Belfast Telegraph

Saturday 20 September 2014

DebateNI home of Northern Ireland politics

Devolved budgets are serious matters: This is about what Northern Ireland spends on healthcare and schools

Devolved budgets are serious matters: This is about what Northern Ireland's spend on healthcare and schools
Devolved budgets are serious matters: This is about what Northern Ireland's spend on healthcare and schools

"This budget comes with the proud stamp: Made in Northern Ireland ... Now it is for the Executive to set a course which will meet the needs of the people of Northern Ireland ... Our future success lies in our own hands and we must seize the opportunities that are before us."

Those heady words were spoken by the then Finance Minister Peter Robinson in October 2007, as he presented the budget to the newly-restored Northern Ireland Assembly. In that speech, Peter Robinson was right. This is what devolution is about - ensuring that key decisions for this region are taken in this region by those accountable to the people of this region.

That is precisely why how public money is spent - the budget - is a devolved responsibility. It recognises the fact that how public money is spent in, for example, Brighton or Manchester, responds to different needs and challenges than in Cardiff, Edinburgh or Belfast.

It's important we don't forget what it is we are talking about here. Devolved budgets are intensely serious matters. This is about what we spend on healthcare and schools - on how we care for the sick and provide educational opportunity for our children. It's about transport infrastructure - essential for keeping our economy moving.

It's about promoting the skills needed for the economy, supporting entrepreneurial businesses striving to succeed in a global market, protecting the natural environment on which tourism depends. It's about £10billion each year.

How we spend public money - the budget - is one half of economic policy. The other half is taxation - how we decide to raise the money needed for public services and investment.

This is the stuff of real political debate. How do we strike the balance between personal taxes and taxes on businesses? What about taxes on small businesses? What about taxes on the low paid? How do encourage innovation and growth while also funding public services?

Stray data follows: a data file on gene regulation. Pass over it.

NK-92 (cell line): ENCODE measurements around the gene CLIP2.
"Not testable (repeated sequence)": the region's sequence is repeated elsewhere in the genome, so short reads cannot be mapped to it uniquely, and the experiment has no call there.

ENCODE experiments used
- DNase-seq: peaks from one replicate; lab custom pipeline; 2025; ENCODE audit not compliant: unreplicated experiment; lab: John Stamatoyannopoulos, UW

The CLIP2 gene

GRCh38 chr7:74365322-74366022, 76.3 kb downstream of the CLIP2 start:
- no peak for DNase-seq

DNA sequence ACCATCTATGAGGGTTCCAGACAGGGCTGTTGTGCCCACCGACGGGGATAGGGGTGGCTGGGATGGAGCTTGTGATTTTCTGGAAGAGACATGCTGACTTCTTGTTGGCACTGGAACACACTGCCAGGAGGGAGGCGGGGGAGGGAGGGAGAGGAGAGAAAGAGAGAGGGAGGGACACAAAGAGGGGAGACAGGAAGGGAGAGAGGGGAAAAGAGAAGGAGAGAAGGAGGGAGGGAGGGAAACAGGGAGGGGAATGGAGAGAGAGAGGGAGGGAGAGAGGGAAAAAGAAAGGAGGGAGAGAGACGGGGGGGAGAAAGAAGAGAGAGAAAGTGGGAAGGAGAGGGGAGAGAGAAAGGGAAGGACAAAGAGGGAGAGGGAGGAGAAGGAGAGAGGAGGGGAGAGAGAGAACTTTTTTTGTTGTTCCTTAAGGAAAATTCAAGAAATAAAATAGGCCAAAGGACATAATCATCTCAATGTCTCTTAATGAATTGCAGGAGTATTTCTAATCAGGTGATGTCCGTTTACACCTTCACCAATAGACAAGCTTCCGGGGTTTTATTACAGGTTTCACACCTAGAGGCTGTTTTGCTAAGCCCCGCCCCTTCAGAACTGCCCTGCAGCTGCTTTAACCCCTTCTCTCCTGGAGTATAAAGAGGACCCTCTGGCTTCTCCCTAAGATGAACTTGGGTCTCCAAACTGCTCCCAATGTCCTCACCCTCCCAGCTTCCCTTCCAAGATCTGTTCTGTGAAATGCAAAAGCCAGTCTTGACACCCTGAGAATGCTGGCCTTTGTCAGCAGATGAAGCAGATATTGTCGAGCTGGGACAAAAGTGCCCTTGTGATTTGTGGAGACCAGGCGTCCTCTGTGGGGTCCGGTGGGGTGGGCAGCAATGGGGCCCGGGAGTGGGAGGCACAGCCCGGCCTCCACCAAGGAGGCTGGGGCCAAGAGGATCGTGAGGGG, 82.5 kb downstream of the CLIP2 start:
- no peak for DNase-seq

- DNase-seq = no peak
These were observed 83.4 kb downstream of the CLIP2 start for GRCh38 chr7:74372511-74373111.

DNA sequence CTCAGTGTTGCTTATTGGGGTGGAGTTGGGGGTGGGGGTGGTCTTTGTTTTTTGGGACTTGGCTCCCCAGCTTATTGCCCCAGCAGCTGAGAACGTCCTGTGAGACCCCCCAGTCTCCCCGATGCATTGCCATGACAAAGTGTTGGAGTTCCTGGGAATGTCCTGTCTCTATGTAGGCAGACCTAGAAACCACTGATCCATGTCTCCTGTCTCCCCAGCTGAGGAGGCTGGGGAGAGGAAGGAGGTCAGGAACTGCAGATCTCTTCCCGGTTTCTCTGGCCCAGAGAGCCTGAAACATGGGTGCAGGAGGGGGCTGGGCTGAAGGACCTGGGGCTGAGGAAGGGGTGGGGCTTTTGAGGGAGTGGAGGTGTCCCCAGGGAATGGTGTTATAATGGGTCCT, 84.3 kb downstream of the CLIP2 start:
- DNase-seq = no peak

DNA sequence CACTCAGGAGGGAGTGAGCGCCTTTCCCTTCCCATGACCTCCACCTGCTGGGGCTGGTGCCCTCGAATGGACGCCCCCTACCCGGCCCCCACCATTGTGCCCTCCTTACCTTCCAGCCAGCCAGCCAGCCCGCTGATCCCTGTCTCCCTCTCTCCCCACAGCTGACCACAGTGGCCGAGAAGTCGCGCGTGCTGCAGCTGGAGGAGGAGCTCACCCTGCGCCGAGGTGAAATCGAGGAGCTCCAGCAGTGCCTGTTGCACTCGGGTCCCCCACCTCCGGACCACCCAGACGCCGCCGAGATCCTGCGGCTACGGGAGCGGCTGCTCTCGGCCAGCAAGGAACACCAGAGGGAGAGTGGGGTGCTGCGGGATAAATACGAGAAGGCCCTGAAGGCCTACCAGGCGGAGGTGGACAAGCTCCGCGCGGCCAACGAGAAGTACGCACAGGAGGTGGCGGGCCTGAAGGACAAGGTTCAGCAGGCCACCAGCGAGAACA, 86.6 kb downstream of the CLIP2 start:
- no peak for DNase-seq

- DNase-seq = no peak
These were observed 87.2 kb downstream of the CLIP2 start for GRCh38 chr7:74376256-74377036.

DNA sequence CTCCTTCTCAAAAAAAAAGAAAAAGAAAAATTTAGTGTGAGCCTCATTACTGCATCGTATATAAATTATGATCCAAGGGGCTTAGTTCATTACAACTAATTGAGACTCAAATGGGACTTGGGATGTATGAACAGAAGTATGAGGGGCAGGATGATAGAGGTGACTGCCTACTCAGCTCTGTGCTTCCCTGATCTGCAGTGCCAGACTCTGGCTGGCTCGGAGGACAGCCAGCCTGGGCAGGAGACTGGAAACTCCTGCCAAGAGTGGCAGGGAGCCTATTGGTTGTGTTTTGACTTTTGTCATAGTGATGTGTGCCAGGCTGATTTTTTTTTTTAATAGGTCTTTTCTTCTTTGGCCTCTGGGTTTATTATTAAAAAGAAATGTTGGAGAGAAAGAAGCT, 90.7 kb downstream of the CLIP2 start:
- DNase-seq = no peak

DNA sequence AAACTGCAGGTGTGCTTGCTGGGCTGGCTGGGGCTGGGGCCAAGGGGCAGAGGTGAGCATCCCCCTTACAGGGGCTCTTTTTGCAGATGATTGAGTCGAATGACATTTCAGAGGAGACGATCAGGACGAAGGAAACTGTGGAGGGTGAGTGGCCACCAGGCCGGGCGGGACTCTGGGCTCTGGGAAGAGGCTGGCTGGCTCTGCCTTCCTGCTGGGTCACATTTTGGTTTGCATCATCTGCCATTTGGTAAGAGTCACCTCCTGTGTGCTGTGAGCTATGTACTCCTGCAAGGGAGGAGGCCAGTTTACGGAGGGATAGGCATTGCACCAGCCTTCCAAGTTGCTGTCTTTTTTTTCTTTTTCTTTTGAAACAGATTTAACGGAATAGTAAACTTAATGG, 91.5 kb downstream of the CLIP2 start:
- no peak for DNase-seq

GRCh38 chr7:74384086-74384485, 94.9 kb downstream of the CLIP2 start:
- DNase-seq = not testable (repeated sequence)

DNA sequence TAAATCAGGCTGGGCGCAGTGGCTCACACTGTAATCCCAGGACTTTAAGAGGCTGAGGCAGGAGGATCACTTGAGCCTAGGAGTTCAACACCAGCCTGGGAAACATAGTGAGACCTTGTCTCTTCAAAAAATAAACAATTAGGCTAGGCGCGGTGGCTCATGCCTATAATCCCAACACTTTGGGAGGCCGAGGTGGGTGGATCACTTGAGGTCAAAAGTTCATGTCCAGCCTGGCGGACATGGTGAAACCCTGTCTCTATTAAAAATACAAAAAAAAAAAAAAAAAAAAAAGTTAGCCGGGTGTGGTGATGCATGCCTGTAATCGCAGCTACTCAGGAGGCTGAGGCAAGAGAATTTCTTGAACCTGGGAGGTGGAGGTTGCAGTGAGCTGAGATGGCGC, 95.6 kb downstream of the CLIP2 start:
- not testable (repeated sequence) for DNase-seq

Logically, if how we spend public money is best decided by the devolved Executive and Assembly, the same should surely apply to taxation. Our regional economy faces different needs and challenges from other parts of the UK. We need an approach to taxation which "comes with the proud stamp: Made in Northern Ireland".
 
And yet when NI21 put a motion before the Assembly last week urging support for the devolving of tax powers, the DUP, Alliance and UUP voted against it. I can, in a way, understand their fear. Devolving tax powers would mean that the debating society approach in the Assembly would have to go.

There would be no more blaming Westminster and the Treasury for hard decisions. The buck would stop at Stormont. For some, that clearly is an uncomfortable thought.
 
However uncomfortable it may make some in the political establishment, devolving power over taxes to Stormont is necessary not just to change politics here but also to change our economy. The deep challenges our regional economy faces need a made-in-Northern-Ireland solution. We need the hard decisions about taxes made here. We need to stop passing the buck to others with little or no knowledge of the Northern Ireland economy.
 
As someone once said, "Our future success lies in our own hands and we must seize the opportunities that are before us".

 

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